They call her the muse of the Rio de Janeiro Carnival. She insists that she is a missionary.

Standing just over 5 feet tall, the little titan is primarily responsible for the stilts explosion in Rio, having trained more than 1,000 children and adults over the last decade.

Article content

RIO DE JANEIRO — Standing 9 feet tall, Raquel Poti regularly appears on the covers of Brazilian magazines and newspapers, and on Saturday the artist donned a luxurious feather dress and lacquered her body with gold glitter. At one point, she charged through the street party, flapping her rainbow wings as if she were about to take flight. It was the last of her charismatic stilt performances that led some media to call her the muse of the Rio de Janeiro Carnival.

Advertisement 2

Article content

But on a recent weekend, she had shrunk to her natural small size and patched jeans. During a class outside Rio’s modern art museum, she ordered a group of students to look into the eyes of a classmate. Each couple remembered someone who shaped them and shared their dreams. Then they hugged each other. Some cried, one as she told how her grandmother taught her to smile.

Article content

“You were not deceived,” Poti, 40, told them. “This IS a kind of mosquito. And it has already begun!”

The class is at the center of his enormous footprint in Rio, which includes managing several government-funded social projects to teach stilts, theater and performing arts, running a production company and recruiting members of his ever-expanding network for performances. at events.

Standing just over 5 feet tall, the little titan is primarily responsible for the stilts explosion in Rio, having trained more than 1,000 children and adults over the last decade. That boom has altered the landscape of the world’s largest Carnival, where hundreds of mosquitoes tower over the many raucous parties that occupy and dominate the public areas.

Advertisement 3

Article content

For Poti, walking on stilts is much more than a spectacle; it is ancestral and ritual, and a springboard for people to radically change themselves and their lives.

The self-discovery exercises were not what many students expected from the agile Carnival queen with the radiant smile. Forcing them to consider their vulnerabilities is key, Poti said in an interview, since the striders’ ability to charm comes from being comfortable with instability, and they must be aware of what they will communicate to a crowd.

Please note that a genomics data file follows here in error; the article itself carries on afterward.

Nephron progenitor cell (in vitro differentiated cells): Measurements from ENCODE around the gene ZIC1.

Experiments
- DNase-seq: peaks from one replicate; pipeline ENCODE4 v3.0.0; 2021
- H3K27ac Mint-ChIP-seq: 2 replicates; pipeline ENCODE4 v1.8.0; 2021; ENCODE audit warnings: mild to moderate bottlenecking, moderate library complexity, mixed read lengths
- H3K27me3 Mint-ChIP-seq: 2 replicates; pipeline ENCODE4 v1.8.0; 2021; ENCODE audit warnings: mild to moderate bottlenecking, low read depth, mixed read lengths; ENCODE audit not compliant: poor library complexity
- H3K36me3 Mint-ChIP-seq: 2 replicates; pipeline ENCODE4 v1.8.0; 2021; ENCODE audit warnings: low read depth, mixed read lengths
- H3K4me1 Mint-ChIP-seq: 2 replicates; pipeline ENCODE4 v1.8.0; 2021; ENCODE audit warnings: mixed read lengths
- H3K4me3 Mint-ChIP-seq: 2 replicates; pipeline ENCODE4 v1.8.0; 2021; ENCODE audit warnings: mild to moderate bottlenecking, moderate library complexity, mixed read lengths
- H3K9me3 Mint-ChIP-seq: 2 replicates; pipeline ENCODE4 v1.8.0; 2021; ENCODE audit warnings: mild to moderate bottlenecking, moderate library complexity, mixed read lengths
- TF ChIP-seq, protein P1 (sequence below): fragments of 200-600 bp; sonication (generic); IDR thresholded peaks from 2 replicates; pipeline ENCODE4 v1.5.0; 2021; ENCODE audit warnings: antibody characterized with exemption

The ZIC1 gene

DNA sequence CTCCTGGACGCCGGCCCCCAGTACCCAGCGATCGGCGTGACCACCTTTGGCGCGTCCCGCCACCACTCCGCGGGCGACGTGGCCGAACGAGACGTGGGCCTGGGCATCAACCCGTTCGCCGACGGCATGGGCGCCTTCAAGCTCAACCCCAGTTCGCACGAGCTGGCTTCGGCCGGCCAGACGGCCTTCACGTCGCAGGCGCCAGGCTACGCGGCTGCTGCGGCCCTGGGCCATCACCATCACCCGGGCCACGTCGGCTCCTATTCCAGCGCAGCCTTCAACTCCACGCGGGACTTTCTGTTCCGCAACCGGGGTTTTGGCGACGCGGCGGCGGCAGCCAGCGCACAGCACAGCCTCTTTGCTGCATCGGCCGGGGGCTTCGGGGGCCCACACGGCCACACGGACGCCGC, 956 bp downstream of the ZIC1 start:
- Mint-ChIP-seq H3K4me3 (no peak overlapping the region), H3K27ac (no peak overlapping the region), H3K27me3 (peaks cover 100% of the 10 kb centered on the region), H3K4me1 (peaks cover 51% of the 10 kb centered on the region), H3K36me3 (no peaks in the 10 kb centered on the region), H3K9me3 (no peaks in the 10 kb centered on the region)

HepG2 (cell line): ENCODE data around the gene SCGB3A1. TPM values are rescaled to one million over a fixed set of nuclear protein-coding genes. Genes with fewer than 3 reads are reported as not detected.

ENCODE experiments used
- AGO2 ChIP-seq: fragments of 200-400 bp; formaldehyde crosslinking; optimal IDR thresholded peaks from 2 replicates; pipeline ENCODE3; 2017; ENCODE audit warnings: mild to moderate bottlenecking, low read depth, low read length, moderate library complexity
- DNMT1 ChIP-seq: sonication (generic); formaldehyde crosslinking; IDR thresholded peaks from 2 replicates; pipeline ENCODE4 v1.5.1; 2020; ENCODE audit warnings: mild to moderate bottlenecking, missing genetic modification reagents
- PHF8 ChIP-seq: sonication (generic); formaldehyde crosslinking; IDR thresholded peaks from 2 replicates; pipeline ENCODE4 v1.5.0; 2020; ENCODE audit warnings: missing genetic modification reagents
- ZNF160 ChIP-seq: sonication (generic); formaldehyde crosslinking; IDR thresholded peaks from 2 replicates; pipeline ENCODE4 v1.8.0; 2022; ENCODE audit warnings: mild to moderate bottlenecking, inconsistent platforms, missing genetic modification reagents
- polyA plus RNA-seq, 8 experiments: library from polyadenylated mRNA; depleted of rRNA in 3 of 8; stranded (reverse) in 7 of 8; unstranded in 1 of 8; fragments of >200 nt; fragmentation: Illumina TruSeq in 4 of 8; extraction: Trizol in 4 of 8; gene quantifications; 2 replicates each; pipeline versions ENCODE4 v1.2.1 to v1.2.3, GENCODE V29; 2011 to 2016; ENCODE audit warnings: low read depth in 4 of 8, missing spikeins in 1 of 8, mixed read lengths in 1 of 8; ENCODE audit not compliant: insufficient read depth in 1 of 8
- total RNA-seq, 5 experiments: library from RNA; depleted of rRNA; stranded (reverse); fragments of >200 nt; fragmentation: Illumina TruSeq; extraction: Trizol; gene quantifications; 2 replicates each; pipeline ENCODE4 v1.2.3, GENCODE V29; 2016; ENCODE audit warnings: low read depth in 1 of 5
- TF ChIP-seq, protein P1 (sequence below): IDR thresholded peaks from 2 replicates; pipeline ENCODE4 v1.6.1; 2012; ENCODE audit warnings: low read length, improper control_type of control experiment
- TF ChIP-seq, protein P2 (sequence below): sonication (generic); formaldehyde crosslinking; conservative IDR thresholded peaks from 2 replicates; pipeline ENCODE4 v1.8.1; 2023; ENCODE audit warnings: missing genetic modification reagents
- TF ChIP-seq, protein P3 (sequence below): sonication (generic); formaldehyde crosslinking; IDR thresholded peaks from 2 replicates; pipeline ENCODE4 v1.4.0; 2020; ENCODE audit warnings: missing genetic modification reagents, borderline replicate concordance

“It could be a lot of pain, it could be a lot of love, it could be anything, but it is what is inside of us. That brings people closer to our humanity,” he told The Associated Press inside his apartment, where elaborate costumes hang from every available space on the multicolored walls, and the purple ceiling is marked by fingerprints from a stilt-walking session with his son. .

Those in Poti’s orbit speak of her with reverence, as if she were a mystic who, on her stilts, gains access to some vaulted realm of wisdom. It is a very high thing to swallow given that, for many, Carnival is escapism or unruly bacchanal. But more than glitz and glitter, she said, it’s to lift people up.

Advertisement 4

Article content

“She inspires me to think about how I am going to impact others and get my message across to them,” said Camille Campão, 35, a former student who now performs for children as Fada Folha or Hada de la Hoja. “It’s something that goes beyond her and she is totally in service of it.”

Poti, who sees herself not as a muse but as a missionary, teaches throughout the city, from the parks to the poor, crowded neighborhoods known as favelas and the small fishing village in the westernmost corner of Rio where He grew up under his grandfather’s networks. . Her cousins ​​still go to sea every day.

He attended a top university and, weeks before graduating, his partner died of cancer. She says her deep grief derailed her intended course and she set out to travel the world, first encountering a circus troupe that proved her life could be different than what she imagined.

“When I saw stilts for the first time, it was a very important find. I saw the possibility that they were an instrument that could bring people together to build relationships and a society that people believe in,” he said.